Reducing the risk of foodborne illness for consumers is the primary focus of the Fogiene Sciences. One in five Indians get a foodborne illness each year. As a NABL Lab dedicated to food safety, we can support consumers with actions they can take to reduce cross-contamination and to handle food in a way that helps them manage risk of germs.

Food Safety

Food waste is food that is discarded or lost uneaten. Sometimes in food safety education we encourage food to be discarded uneaten if it can pose a health risk to a consumer. Food waste is a huge challenge to our natural resources, our environment, and our pocketbooks.



 

Q: What is the connection between food waste and food safety?

Food waste by consumers can result from fears about food safety. Some of these fears relate to misunderstandings about what food product dating actually means. Also, consumers can be uncertain about how to store perishable foods.

Q: What are the basics of understanding food product dating?

Producers of perishable food use dates to help ensure that consumers buy or use them while the products are at what the producers consider their best quality.

  • Sell by date indicates that a product should not be sold after that date if the buyer is to have it at its best quality.
  • Use by date or Best by date is the maker’s estimate of how long a product will keep at its best quality.

These are quality dates only, not safety dates. If stored properly, a food product should be safe, wholesome and of good quality after its Use by or Best by date.

Q: What are some practical grocery shopping and eating tips that can help consumers manage their food at home?

First of all, don’t buy more perishable food than you can reasonably consume before it reaches its maximum storage time.  Plan your meals and use shopping lists. Think about what you are buying and when it will be eaten or used. Before you shop, check your fridge and pantry to avoid buying an item that you already have.

Also, avoid impulse and bulk purchases, especially fresh produce and dairy that have limited shelf life. Promotions encouraging purchase of unusual or bulk products often result in consumers buying foods outside their typical needs or family preferences. These foods may end up being thrown away.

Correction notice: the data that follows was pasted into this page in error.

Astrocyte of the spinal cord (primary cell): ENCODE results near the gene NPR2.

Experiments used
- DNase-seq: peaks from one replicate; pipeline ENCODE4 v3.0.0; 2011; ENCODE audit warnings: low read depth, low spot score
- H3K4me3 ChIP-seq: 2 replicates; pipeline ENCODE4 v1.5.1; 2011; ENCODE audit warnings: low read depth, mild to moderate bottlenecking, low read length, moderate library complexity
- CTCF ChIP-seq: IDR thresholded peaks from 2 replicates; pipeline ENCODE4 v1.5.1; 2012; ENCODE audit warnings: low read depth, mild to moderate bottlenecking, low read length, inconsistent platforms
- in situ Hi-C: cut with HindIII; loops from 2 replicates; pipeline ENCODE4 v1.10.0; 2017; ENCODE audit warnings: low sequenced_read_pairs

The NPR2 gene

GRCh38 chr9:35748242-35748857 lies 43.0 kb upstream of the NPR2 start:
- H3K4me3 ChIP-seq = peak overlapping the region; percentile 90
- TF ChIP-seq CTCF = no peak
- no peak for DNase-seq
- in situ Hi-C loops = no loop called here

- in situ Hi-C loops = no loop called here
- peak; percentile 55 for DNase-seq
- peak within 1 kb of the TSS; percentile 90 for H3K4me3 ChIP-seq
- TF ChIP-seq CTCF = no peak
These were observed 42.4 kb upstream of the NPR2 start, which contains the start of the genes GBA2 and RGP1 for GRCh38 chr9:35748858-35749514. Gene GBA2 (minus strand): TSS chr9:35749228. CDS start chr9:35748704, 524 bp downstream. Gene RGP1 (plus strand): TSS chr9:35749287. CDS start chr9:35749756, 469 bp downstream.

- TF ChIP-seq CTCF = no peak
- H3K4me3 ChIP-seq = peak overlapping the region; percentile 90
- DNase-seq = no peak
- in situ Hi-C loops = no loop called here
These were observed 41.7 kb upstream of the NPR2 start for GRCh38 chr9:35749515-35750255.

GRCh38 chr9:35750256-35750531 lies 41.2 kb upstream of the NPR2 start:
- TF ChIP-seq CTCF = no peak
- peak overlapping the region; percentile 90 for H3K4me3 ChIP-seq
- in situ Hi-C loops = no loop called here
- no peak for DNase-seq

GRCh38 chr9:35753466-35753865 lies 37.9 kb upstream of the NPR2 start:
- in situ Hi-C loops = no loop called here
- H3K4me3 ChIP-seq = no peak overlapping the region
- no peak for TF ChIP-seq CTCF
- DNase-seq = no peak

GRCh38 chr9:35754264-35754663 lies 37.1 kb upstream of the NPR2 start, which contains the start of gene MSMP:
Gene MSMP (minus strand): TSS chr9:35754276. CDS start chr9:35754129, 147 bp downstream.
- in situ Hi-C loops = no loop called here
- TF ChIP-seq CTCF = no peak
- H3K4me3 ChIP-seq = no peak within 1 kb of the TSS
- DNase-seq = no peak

Lastly, when eating out, become a more mindful eater. If you’re not terribly hungry, request smaller portions. Bring your leftovers home and refrigerate or freeze them within two hours.

Q: Potential for waste of these foods is high for perishable foods. What are the most important tips around storing perishables?

Here are a few important tips on storing of perishable foods so that you can avoid food waste. Make sure the temperature of your refrigerator is at or below 40° F. This will ensure perishables are stored safely. Next, avoid “over packing” your fridge. Cold air must circulate around refrigerated foods to keep them properly chilled. Wipe up spills in your refrigerator immediately. This action will reduce the risk of cross contamination where bacteria from one food get spread to other foods in your refrigerator. Finally, check your fridge often to keep track of what you have and what needs to be reheated and eaten or put in the freezer for later use. Leftovers should be used within 3-4 days. You can avoid wasting food by planning to eat these leftovers within the 3-4 days.

Q: What’s the difference between spoilage bacteria and the bacteria that can cause a foodborne illness?

Most people would not choose to eat spoiled food. However, if they did, they probably would not get sick. Spoilage bacteria can cause fruits and vegetables to get mushy or slimy, or meat to develop a bad odor, but they do not generally make you sick. Pathogenic bacteria cause illness. They grow rapidly in the Danger Zone-the temperatures between 40 °F (4.4 °C) and 140 °F (60 °C) and do not generally affect the taste, smell, or appearance of food. Food that is left too long at unsafe temperatures could be dangerous to eat, but smell and look just fine.

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